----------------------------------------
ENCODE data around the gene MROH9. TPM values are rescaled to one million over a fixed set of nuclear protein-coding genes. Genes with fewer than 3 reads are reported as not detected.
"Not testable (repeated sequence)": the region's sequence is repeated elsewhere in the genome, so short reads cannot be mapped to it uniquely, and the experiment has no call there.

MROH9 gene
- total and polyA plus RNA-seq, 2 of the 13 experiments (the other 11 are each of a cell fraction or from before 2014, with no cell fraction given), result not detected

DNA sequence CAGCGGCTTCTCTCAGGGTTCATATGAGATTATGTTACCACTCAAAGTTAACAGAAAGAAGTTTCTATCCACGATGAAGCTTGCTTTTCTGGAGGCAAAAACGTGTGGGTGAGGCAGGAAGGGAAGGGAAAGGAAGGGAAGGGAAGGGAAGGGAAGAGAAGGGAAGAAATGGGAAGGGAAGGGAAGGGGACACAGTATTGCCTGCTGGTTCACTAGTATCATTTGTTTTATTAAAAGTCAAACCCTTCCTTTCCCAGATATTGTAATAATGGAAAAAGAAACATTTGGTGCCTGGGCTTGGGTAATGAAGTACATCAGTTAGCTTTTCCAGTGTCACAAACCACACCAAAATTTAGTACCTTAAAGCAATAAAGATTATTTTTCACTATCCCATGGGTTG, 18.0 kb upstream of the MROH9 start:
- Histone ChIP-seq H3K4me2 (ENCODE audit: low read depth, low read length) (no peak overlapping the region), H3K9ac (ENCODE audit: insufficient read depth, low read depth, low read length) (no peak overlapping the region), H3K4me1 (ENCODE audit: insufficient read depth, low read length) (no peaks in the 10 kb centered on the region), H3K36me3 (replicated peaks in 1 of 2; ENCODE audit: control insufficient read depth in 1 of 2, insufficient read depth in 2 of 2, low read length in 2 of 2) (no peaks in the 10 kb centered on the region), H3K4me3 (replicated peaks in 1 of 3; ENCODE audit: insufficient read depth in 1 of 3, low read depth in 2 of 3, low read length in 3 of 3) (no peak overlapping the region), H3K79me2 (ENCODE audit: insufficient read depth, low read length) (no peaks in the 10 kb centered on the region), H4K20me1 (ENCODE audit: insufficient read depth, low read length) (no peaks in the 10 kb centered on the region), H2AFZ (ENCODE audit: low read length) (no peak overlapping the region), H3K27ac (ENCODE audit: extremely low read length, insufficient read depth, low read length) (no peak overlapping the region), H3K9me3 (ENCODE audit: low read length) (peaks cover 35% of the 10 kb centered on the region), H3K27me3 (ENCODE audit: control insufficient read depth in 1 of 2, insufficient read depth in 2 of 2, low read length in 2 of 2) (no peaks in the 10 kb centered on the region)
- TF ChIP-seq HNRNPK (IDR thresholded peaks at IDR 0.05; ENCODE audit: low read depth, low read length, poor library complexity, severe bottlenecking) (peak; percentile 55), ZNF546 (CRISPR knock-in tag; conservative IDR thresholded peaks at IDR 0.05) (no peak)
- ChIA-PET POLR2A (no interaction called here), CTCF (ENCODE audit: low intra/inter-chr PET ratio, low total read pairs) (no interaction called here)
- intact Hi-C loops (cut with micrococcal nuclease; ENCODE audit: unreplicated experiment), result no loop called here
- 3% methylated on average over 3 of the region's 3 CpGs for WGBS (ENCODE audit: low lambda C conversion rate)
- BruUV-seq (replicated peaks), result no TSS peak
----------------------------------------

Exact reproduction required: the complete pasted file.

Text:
ENCODE data around the gene MROH9. TPM values are rescaled to one million over a fixed set of nuclear protein-coding genes. Genes with fewer than 3 reads are reported as not detected.
"Not testable (repeated sequence)": the region's sequence is repeated elsewhere in the genome, so short reads cannot be mapped to it uniquely, and the experiment has no call there.

MROH9 gene
- total and polyA plus RNA-seq, 2 of the 13 experiments (the other 11 are each of a cell fraction or from before 2014, with no cell fraction given), result not detected

DNA sequence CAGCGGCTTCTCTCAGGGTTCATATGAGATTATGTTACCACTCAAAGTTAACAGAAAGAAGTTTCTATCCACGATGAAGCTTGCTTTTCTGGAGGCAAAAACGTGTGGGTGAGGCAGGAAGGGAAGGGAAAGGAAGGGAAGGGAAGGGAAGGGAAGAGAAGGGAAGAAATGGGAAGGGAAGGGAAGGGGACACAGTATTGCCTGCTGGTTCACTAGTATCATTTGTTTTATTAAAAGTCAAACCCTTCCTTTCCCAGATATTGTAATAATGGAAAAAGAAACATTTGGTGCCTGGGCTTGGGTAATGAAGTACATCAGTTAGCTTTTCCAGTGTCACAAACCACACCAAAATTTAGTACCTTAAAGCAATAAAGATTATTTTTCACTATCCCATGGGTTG, 18.0 kb upstream of the MROH9 start:
- Histone ChIP-seq H3K4me2 (ENCODE audit: low read depth, low read length) (no peak overlapping the region), H3K9ac (ENCODE audit: insufficient read depth, low read depth, low read length) (no peak overlapping the region), H3K4me1 (ENCODE audit: insufficient read depth, low read length) (no peaks in the 10 kb centered on the region), H3K36me3 (replicated peaks in 1 of 2; ENCODE audit: control insufficient read depth in 1 of 2, insufficient read depth in 2 of 2, low read length in 2 of 2) (no peaks in the 10 kb centered on the region), H3K4me3 (replicated peaks in 1 of 3; ENCODE audit: insufficient read depth in 1 of 3, low read depth in 2 of 3, low read length in 3 of 3) (no peak overlapping the region), H3K79me2 (ENCODE audit: insufficient read depth, low read length) (no peaks in the 10 kb centered on the region), H4K20me1 (ENCODE audit: insufficient read depth, low read length) (no peaks in the 10 kb centered on the region), H2AFZ (ENCODE audit: low read length) (no peak overlapping the region), H3K27ac (ENCODE audit: extremely low read length, insufficient read depth, low read length) (no peak overlapping the region), H3K9me3 (ENCODE audit: low read length) (peaks cover 35% of the 10 kb centered on the region), H3K27me3 (ENCODE audit: control insufficient read depth in 1 of 2, insufficient read depth in 2 of 2, low read length in 2 of 2) (no peaks in the 10 kb centered on the region)
- TF ChIP-seq HNRNPK (IDR thresholded peaks at IDR 0.05; ENCODE audit: low read depth, low read length, poor library complexity, severe bottlenecking) (peak; percentile 55), ZNF546 (CRISPR knock-in tag; conservative IDR thresholded peaks at IDR 0.05) (no peak)
- ChIA-PET POLR2A (no interaction called here), CTCF (ENCODE audit: low intra/inter-chr PET ratio, low total read pairs) (no interaction called here)
- intact Hi-C loops (cut with micrococcal nuclease; ENCODE audit: unreplicated experiment), result no loop called here
- 3% methylated on average over 3 of the region's 3 CpGs for WGBS (ENCODE audit: low lambda C conversion rate)
- BruUV-seq (replicated peaks), result no TSS peak